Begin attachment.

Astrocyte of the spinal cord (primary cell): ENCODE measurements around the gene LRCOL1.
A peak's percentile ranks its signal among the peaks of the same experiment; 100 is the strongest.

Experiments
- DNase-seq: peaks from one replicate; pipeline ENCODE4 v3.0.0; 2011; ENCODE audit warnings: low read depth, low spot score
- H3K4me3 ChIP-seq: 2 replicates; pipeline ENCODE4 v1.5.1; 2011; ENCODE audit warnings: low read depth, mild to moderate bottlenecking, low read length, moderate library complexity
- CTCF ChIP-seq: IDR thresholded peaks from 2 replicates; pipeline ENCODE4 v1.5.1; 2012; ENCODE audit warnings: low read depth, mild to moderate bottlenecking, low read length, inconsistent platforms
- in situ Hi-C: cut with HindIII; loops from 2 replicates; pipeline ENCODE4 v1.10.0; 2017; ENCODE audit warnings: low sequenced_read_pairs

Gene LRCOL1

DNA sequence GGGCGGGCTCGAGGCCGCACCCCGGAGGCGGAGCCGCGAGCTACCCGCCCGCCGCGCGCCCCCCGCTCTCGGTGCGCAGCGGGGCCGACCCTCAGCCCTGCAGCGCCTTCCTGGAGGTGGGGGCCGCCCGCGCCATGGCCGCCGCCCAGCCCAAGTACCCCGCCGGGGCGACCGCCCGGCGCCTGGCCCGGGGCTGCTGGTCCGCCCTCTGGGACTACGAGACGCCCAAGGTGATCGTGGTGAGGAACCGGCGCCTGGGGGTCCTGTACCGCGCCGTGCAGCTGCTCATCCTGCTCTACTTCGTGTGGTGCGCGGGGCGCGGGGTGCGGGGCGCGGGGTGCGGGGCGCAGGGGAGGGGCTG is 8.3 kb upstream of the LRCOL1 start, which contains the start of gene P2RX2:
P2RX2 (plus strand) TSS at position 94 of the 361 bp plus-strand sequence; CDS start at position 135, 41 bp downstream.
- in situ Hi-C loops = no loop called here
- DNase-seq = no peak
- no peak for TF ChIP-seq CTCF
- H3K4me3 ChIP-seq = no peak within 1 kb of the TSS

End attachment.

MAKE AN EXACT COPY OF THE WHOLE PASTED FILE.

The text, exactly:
Astrocyte of the spinal cord (primary cell): ENCODE measurements around the gene LRCOL1.
A peak's percentile ranks its signal among the peaks of the same experiment; 100 is the strongest.

Experiments
- DNase-seq: peaks from one replicate; pipeline ENCODE4 v3.0.0; 2011; ENCODE audit warnings: low read depth, low spot score
- H3K4me3 ChIP-seq: 2 replicates; pipeline ENCODE4 v1.5.1; 2011; ENCODE audit warnings: low read depth, mild to moderate bottlenecking, low read length, moderate library complexity
- CTCF ChIP-seq: IDR thresholded peaks from 2 replicates; pipeline ENCODE4 v1.5.1; 2012; ENCODE audit warnings: low read depth, mild to moderate bottlenecking, low read length, inconsistent platforms
- in situ Hi-C: cut with HindIII; loops from 2 replicates; pipeline ENCODE4 v1.10.0; 2017; ENCODE audit warnings: low sequenced_read_pairs

Gene LRCOL1

DNA sequence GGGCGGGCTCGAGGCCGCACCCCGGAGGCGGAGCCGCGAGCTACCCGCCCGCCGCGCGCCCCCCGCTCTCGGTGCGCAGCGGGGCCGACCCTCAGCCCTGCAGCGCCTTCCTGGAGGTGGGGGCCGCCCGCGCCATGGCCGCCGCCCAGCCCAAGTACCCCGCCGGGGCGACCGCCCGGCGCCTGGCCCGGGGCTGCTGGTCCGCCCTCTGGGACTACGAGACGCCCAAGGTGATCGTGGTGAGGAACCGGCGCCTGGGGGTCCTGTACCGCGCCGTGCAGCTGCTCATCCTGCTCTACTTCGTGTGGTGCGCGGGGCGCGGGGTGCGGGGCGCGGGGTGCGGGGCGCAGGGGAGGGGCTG is 8.3 kb upstream of the LRCOL1 start, which contains the start of gene P2RX2:
P2RX2 (plus strand) TSS at position 94 of the 361 bp plus-strand sequence; CDS start at position 135, 41 bp downstream.
- in situ Hi-C loops = no loop called here
- DNase-seq = no peak
- no peak for TF ChIP-seq CTCF
- H3K4me3 ChIP-seq = no peak within 1 kb of the TSS